This past week I’ve had an Elvis song in my head a lot.  

The song is “All Shook Up.” The origin of the song is not what you think, with it being about love.

It doesn’t stem from a heartbreak experience. Otis Blackwell wrote the song at the offices of Shalimar Music in 1956.

Al Stanton, one of Shalimar’s owners, shook a bottle of Pepsi at the time and suggested Blackwell write a song about the impact of shaking it.

Who would have known that one of the most popular Elvis songs was about shaking a can of soda?

The feeling of being “all shook up” came up a lot this past week when I would think about going hiking. I would ponder a trek into the woods. Then, I remembered what happened a couple weekends ago to Don Zimmerman and his bear attack while he was running. And all my plans came to a screeching halt. 

I have been too casual during my past four-plus decades exploring this island about bringing bear spray with me while hiking.

I honestly have always thought that if it was me versus the bear, no matter whether or not I had spray, the score would be this: Me, 0; Bear, 1. And that I would then become a mortality statistic.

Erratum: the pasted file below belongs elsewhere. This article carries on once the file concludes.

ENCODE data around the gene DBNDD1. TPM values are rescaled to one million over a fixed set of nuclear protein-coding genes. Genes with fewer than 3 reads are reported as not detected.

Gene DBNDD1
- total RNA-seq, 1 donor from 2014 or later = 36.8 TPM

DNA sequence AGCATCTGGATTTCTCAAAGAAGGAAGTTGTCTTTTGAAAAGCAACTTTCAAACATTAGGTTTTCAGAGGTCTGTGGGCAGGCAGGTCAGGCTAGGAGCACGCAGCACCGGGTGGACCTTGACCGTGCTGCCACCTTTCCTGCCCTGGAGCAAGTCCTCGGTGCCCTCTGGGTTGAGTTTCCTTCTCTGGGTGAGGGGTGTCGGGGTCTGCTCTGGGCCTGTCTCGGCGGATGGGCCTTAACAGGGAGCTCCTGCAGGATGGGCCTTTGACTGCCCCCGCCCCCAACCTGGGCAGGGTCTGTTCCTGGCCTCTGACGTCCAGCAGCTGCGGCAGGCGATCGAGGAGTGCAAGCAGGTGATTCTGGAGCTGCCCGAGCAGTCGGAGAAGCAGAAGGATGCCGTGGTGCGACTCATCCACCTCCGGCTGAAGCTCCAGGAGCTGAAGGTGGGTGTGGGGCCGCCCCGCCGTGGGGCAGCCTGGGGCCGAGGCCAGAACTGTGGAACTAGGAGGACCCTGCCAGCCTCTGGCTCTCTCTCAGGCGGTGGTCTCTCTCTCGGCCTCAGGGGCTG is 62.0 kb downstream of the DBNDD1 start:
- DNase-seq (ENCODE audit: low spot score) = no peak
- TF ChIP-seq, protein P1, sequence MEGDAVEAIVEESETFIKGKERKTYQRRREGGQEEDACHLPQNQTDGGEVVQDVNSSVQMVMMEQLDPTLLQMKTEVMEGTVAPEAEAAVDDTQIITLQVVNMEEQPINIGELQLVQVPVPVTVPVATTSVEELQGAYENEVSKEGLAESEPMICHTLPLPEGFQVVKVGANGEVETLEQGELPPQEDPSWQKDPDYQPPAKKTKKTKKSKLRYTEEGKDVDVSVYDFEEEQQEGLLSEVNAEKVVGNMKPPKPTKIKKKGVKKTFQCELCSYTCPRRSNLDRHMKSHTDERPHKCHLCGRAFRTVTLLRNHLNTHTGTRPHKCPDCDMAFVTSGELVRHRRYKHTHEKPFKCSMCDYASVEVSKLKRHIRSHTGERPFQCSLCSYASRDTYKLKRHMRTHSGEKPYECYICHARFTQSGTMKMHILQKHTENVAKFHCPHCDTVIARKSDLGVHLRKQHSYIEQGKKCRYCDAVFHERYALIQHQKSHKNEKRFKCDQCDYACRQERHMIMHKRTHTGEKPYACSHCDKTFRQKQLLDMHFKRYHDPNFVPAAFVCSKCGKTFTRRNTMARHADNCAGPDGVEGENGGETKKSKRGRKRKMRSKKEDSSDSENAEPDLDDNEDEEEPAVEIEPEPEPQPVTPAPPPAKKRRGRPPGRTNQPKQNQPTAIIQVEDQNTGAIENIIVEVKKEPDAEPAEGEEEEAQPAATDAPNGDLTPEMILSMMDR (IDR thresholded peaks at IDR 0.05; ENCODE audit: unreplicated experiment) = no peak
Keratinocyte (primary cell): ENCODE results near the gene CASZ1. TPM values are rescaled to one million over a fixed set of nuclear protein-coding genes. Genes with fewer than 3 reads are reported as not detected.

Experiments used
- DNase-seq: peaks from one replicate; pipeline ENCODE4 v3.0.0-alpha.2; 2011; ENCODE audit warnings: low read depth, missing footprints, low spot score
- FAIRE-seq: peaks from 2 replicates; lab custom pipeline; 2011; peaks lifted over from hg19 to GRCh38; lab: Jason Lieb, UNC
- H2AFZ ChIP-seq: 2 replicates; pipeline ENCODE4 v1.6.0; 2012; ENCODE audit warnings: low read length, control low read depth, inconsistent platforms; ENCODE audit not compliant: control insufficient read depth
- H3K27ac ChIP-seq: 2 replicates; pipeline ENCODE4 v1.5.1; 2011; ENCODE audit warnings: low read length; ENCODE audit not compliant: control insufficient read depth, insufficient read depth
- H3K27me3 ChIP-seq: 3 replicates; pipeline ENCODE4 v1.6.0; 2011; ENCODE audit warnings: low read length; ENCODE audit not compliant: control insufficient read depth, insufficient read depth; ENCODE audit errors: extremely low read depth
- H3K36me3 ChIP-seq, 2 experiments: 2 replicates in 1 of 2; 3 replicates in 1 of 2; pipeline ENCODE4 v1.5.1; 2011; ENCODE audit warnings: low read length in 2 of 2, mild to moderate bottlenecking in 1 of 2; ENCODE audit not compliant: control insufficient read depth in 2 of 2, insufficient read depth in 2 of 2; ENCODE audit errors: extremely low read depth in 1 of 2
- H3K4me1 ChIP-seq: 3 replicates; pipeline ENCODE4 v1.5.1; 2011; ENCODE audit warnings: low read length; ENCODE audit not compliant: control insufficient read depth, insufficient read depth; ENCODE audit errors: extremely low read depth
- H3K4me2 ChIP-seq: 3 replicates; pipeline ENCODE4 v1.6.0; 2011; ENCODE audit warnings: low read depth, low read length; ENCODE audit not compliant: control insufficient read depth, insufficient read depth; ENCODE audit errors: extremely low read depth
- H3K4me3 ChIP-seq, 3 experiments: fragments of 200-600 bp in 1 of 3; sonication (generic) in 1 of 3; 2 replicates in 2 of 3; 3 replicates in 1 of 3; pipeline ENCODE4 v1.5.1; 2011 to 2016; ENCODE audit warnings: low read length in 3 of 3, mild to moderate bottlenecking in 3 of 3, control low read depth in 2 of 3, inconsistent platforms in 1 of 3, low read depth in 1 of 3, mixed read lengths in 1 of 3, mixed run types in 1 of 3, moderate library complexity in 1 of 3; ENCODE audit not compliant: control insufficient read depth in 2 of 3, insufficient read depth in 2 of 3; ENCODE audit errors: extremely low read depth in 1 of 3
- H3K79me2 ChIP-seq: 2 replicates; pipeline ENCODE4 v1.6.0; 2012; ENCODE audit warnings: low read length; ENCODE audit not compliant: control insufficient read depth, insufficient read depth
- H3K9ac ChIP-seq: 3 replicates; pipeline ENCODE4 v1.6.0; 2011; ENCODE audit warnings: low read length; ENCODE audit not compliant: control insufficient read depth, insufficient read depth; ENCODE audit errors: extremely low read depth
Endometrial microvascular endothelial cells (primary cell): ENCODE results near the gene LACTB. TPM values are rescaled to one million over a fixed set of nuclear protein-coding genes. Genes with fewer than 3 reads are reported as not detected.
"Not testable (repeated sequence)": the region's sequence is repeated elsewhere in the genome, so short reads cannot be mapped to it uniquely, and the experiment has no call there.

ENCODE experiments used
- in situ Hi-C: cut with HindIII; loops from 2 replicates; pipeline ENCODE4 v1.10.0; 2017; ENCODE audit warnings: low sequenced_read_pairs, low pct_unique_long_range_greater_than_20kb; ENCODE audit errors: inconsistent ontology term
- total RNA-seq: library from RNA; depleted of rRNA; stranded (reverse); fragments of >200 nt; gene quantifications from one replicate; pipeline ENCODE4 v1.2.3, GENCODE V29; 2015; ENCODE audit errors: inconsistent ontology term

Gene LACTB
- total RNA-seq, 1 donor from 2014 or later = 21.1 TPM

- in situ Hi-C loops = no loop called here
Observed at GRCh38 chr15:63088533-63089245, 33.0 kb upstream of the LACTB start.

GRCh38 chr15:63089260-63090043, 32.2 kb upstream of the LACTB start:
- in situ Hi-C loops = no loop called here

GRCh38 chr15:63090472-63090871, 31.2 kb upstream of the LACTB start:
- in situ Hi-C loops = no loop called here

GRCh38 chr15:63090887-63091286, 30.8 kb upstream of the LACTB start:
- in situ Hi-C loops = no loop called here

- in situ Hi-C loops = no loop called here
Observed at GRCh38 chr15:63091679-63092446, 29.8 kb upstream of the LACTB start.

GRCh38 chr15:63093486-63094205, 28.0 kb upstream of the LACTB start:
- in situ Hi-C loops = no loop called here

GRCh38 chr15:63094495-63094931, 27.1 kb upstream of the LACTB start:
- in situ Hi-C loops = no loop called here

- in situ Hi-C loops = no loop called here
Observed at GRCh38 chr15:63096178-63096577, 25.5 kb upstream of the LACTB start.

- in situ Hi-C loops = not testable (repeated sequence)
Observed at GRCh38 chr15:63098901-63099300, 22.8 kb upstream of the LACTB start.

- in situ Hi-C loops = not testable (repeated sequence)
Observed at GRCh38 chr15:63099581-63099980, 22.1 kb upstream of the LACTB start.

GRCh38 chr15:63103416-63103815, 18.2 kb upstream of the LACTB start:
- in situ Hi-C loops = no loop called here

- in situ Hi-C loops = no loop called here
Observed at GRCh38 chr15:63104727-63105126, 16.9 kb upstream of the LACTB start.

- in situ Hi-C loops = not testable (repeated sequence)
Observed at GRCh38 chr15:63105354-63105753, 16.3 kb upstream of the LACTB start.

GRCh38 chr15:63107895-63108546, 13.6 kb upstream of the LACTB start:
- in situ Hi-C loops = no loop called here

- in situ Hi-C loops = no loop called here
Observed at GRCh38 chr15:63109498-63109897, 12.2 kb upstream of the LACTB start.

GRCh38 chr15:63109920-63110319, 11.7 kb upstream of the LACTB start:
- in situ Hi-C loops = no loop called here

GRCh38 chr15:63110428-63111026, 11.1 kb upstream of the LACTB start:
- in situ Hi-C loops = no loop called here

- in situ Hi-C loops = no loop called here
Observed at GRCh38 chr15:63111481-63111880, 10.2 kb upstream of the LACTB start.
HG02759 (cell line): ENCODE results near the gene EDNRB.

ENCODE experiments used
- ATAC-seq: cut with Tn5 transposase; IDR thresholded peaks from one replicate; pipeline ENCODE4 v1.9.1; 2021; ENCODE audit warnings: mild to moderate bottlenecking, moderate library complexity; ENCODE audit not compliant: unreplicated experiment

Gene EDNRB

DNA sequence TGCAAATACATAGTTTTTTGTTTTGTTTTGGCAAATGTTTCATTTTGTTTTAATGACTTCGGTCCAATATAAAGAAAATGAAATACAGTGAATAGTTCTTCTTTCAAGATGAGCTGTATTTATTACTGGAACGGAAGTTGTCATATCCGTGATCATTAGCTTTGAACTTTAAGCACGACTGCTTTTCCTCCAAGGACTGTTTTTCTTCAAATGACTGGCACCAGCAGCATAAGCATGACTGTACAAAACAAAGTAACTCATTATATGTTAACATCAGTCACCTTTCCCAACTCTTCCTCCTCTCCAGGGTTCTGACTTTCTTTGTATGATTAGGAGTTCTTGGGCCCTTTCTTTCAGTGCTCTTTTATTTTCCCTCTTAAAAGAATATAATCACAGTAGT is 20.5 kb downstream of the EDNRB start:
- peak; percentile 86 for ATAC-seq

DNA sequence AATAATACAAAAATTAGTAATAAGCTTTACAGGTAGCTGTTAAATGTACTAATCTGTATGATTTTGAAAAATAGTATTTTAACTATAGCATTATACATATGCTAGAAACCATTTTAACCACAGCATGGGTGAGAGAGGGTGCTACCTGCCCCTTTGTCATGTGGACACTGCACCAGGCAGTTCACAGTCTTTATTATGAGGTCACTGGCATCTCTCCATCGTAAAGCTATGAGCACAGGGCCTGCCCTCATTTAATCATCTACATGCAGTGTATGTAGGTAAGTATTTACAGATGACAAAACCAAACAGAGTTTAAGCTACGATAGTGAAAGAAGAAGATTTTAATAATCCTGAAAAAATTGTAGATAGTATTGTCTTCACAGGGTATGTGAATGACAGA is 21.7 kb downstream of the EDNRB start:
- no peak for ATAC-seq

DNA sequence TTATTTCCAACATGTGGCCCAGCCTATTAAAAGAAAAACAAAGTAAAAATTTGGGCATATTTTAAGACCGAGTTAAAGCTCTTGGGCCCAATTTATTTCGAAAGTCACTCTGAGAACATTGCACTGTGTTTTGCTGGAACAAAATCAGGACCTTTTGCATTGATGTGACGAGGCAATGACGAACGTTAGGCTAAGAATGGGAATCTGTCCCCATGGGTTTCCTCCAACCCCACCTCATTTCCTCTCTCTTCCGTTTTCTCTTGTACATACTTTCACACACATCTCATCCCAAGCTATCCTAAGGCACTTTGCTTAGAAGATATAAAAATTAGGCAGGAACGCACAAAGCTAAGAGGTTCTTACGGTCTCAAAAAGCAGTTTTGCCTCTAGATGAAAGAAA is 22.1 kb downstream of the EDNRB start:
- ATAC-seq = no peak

When details of Don’s attack spread last week, my stomach was sick. I know so many others who still have the same sense of sickness about it.

Two days before his attack, I had happily jogged up Pillar Mountain Road. With no bear spray. Others that I talked to had the same experience of having just trotted up there or explored the area days prior.  

Maya Angelou’s famous saying sums it: “Do the best you can until you know better. Then, when you know better, do better.”

Those days of being at all casual about spray are now officially over for me. Don’s story helped change my course of preparedness from now on. I now know better and will do better. Bear spray it will be for me every time I am in the wild from now on.

Don, Kodiak is wrapping their hands around you with support as you heal.

Maybe for a little while here I need to just head to the ocean. Me, my sister and her new-to-her-skiff will leave behind the thick brush, feel the wind in our hair and blasting our faces as the bow lifts up, and the only thing that will be all shook up will be our wake. 

 

Ella Saltonstall, born and raised in Kodiak, works as a speech language pathologist and enjoys musing about parenting, communication, music and everything in between.

(0) comments

Welcome to the discussion.

Keep it Clean. Please avoid obscene, vulgar, lewd, racist or sexually-oriented language.
PLEASE TURN OFF YOUR CAPS LOCK.
Don't Threaten. Threats of harming another person will not be tolerated.
Be Truthful. Don't knowingly lie about anyone or anything.
Be Nice. No racism, sexism or any sort of -ism that is degrading to another person.
Be Proactive. Use the 'Report' link on each comment to let us know of abusive posts.
Share with Us. We'd love to hear eyewitness accounts, the history behind an article.